Before his junior year, Favors still hoped to play football in college, but his ever-increasing success with the shot put complicated that. He peaked last spring when he set a school and junior state record with a throw of 65-5¼. He finished second at the state meet and third at nationals to Benjamin Bonhurst of Smithtown West. Bonhurst now attends Florida State.
Suddenly, Favors entered the summer as the top-ranked shot-putter in the Class of 2015 and top schools from the SEC, ACC and beyond were coming to his home.
“I didn’t think I was going to go to school for shot put. I thought I was going to play football,” Favors said. “But it’s a good education, good sports. Why wouldn’t you go there?”
Favors’ decision has also been simplified by his lack of suitors for football — a major bone of contention for his coaches. The 243-pound rock consistently draws an unusual amount of attention from offenses, who routinely double- and triple-team him.
Favors’ highlight films are a sight to behold. Play after play, he looks like someone who stole the snap count from the center and quarterback.
“I’m shocked that nobody is biting on him,” North Rockland coach Tom Lynch said. “Just look at his film. It’s not about his size; it’s about how quick he is off the ball. I wish one school would take a look at him. I don’t think there’s a coach in the section who would say he doesn’t deserve a shot. I’m telling you, I don’t see a lot of guys on TV who are that good.”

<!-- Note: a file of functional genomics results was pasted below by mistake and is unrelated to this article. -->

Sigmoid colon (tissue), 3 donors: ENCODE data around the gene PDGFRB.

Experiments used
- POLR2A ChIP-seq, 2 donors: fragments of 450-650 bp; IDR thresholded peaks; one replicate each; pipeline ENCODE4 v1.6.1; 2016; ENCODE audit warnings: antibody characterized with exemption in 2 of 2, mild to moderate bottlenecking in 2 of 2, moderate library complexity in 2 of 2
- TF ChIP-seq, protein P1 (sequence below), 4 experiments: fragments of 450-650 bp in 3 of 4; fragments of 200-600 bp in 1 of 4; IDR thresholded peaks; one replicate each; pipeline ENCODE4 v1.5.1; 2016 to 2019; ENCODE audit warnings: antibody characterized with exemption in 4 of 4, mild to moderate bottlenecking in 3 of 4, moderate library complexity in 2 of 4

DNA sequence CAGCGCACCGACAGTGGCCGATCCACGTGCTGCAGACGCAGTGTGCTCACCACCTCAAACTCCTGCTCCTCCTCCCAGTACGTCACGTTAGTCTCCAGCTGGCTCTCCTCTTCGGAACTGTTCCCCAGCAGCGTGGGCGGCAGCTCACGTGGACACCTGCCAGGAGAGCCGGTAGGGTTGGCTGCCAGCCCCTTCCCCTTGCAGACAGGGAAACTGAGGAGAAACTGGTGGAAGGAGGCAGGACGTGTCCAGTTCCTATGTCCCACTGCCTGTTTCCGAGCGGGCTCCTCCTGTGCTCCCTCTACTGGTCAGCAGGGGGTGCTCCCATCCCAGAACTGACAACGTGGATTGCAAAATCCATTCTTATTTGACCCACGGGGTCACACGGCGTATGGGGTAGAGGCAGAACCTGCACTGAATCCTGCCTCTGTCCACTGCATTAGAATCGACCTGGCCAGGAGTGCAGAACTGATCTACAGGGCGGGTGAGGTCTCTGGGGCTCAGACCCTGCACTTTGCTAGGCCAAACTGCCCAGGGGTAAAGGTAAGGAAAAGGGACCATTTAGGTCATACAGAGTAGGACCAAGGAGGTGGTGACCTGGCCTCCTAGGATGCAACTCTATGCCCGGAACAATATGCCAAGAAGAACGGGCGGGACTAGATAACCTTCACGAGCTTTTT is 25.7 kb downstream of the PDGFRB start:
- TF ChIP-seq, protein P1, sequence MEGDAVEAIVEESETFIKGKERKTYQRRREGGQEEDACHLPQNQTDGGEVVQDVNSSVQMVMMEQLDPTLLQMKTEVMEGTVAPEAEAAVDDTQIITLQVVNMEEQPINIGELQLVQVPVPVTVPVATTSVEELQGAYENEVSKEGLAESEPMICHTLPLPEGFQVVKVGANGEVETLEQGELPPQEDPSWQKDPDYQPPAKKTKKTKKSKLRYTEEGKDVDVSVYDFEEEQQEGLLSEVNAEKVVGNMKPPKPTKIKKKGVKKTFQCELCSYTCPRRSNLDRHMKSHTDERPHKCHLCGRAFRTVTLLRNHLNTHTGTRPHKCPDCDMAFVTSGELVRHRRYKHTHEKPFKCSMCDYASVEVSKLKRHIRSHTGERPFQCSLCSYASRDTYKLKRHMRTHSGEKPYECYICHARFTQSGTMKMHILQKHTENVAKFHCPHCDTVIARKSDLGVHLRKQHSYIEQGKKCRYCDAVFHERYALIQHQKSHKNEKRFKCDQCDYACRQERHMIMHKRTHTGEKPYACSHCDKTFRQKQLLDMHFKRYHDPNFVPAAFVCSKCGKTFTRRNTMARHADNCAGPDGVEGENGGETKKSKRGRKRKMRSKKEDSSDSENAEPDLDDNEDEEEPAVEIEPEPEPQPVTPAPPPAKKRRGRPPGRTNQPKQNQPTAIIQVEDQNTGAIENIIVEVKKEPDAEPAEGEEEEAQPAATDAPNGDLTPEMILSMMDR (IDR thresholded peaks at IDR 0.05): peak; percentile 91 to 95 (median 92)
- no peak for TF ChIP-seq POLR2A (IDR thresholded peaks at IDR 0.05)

Incidentally, Favors’ size is unusual for an elite thrower as well. Dall noted that Favors is the fourth 60-foot shot-putter he has coached, but the others were 6-2, 6-4 and 6-8.
He said in shot put, all that really matters are the results.
“He’s just a better athlete and much faster,” Dall said. “His legs are huge. Basically, if you’re a thrower, people are always thinking about how strong your arm is. It’s your legs that provide your power. They’re the biggest muscle in your body.”
The North Rockland athletic office has been inundated with interest in Favors. Recently, Michigan, Rutgers and Alabama joined the pursuit, and Favors scheduled an official visit, his first, to Tennessee for this weekend.
Meanwhile, he’s continued to thrive on the football field while training his body for track season. His mother, Theresa Hyman, said her son has completely cut soda and candy from his diet.
“He only lets me give him milk and water,” she said.
Last Sunday, coaches on the football staff, still hoping their prize will find his way onto a college football field, gathered at the school to watch film. When they left the building, the tireless Favors, 24 hours removed from a football game, was outside heaving throws on a back field by himself.
“I said, ‘What are you doing here?’ ” Lynch said. “He told me, ‘I just got done throwing the shot put.’
“He’s the hardest worker I’ve ever met in my life.”
Don’t think Favors’ football snub has nothing to do with it. For someone who once wanted something so much, his attitude has remained upbeat despite being forced to shift his focus from one sport to the other.
That’s because as he chases his next dream, his old one pushes him still.
“They really just look at the height and not my work ethic and all that, but it’s all right,” he said. “I feel like it’s a chip on my shoulder. I just have to work even harder to get better. It motivates me.”